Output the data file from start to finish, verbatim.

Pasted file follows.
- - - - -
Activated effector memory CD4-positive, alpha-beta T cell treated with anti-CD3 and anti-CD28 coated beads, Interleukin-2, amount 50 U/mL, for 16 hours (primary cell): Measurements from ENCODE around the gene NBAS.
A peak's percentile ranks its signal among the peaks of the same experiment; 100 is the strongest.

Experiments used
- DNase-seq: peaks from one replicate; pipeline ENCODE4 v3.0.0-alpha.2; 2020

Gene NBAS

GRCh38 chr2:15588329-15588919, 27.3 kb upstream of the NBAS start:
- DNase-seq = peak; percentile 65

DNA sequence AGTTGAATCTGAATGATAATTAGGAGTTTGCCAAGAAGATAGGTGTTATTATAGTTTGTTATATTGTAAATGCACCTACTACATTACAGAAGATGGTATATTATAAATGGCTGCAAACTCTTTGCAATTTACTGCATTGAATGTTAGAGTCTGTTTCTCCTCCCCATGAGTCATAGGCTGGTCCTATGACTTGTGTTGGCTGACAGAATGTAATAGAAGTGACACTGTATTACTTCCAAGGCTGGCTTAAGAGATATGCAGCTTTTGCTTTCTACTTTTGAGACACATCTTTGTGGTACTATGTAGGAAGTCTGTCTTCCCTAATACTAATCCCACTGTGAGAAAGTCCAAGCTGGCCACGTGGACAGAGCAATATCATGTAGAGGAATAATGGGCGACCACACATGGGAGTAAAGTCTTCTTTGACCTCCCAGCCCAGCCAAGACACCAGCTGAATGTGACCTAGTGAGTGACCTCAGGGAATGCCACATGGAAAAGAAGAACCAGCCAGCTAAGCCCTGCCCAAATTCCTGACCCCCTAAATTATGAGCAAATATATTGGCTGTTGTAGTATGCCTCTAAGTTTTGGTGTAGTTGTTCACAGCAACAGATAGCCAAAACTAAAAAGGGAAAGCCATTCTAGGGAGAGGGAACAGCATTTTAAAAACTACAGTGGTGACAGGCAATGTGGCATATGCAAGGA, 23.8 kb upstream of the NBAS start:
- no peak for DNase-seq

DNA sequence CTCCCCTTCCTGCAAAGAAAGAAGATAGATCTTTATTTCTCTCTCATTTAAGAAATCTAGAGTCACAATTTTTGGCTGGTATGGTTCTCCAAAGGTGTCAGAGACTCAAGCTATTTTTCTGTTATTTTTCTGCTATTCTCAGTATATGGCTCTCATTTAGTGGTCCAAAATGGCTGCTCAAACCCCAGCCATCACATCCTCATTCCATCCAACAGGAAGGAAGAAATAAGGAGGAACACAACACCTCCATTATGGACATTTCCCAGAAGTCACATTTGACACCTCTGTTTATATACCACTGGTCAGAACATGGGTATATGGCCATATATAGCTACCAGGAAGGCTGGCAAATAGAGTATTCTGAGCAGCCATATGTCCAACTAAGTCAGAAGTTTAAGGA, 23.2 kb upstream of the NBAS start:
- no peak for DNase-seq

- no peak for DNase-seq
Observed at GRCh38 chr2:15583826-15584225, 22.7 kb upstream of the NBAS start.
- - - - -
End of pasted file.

Activated effector memory CD4-positive, alpha-beta T cell treated with anti-CD3 and anti-CD28 coated beads, Interleukin-2, amount 50 U/mL, for 16 hours (primary cell): Measurements from ENCODE around the gene NBAS.
A peak's percentile ranks its signal among the peaks of the same experiment; 100 is the strongest.

Experiments used
- DNase-seq: peaks from one replicate; pipeline ENCODE4 v3.0.0-alpha.2; 2020

Gene NBAS

GRCh38 chr2:15588329-15588919, 27.3 kb upstream of the NBAS start:
- DNase-seq = peak; percentile 65

DNA sequence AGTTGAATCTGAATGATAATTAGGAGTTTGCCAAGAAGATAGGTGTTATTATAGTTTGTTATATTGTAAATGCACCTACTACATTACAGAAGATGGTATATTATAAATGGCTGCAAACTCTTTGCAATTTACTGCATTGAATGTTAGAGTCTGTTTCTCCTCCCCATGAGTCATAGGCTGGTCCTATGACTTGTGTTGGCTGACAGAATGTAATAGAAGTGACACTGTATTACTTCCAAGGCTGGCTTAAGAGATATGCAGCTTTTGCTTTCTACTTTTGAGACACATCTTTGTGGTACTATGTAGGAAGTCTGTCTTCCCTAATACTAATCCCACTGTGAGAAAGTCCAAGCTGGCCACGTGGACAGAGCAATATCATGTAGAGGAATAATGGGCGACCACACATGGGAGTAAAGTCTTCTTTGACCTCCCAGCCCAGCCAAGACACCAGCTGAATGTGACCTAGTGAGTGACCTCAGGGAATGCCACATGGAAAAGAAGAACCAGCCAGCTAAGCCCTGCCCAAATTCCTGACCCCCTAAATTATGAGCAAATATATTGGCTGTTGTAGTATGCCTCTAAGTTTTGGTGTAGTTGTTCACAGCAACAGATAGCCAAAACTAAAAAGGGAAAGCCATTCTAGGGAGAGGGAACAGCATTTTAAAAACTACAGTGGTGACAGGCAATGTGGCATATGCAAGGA, 23.8 kb upstream of the NBAS start:
- no peak for DNase-seq

DNA sequence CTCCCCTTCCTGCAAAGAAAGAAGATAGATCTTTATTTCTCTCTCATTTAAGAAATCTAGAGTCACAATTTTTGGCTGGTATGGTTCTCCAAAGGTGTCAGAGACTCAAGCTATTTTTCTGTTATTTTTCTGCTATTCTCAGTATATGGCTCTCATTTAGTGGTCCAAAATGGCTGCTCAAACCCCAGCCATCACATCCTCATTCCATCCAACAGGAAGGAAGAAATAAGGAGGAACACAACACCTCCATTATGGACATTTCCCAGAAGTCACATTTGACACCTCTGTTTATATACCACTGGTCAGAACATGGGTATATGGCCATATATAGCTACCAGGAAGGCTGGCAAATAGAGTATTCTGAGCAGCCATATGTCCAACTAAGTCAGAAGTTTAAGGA, 23.2 kb upstream of the NBAS start:
- no peak for DNase-seq

- no peak for DNase-seq
Observed at GRCh38 chr2:15583826-15584225, 22.7 kb upstream of the NBAS start.